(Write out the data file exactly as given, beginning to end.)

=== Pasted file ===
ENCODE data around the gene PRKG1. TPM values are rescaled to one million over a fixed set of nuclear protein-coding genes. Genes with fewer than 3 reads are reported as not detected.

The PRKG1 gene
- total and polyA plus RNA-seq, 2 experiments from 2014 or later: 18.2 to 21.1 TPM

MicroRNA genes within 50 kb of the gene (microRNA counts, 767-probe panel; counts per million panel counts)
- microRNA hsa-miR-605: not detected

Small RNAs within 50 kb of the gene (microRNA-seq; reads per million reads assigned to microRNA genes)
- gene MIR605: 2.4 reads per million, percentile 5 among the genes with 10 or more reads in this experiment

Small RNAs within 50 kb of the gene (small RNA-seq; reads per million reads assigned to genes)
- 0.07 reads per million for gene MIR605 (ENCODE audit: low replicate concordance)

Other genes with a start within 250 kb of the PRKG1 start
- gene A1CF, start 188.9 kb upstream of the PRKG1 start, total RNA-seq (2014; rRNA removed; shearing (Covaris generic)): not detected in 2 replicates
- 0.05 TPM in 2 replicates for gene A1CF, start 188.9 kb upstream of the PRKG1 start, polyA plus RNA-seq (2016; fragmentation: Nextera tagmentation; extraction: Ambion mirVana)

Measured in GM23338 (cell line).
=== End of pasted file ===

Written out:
ENCODE data around the gene PRKG1. TPM values are rescaled to one million over a fixed set of nuclear protein-coding genes. Genes with fewer than 3 reads are reported as not detected.

The PRKG1 gene
- total and polyA plus RNA-seq, 2 experiments from 2014 or later: 18.2 to 21.1 TPM

MicroRNA genes within 50 kb of the gene (microRNA counts, 767-probe panel; counts per million panel counts)
- microRNA hsa-miR-605: not detected

Small RNAs within 50 kb of the gene (microRNA-seq; reads per million reads assigned to microRNA genes)
- gene MIR605: 2.4 reads per million, percentile 5 among the genes with 10 or more reads in this experiment

Small RNAs within 50 kb of the gene (small RNA-seq; reads per million reads assigned to genes)
- 0.07 reads per million for gene MIR605 (ENCODE audit: low replicate concordance)

Other genes with a start within 250 kb of the PRKG1 start
- gene A1CF, start 188.9 kb upstream of the PRKG1 start, total RNA-seq (2014; rRNA removed; shearing (Covaris generic)): not detected in 2 replicates
- 0.05 TPM in 2 replicates for gene A1CF, start 188.9 kb upstream of the PRKG1 start, polyA plus RNA-seq (2016; fragmentation: Nextera tagmentation; extraction: Ambion mirVana)

Measured in GM23338 (cell line).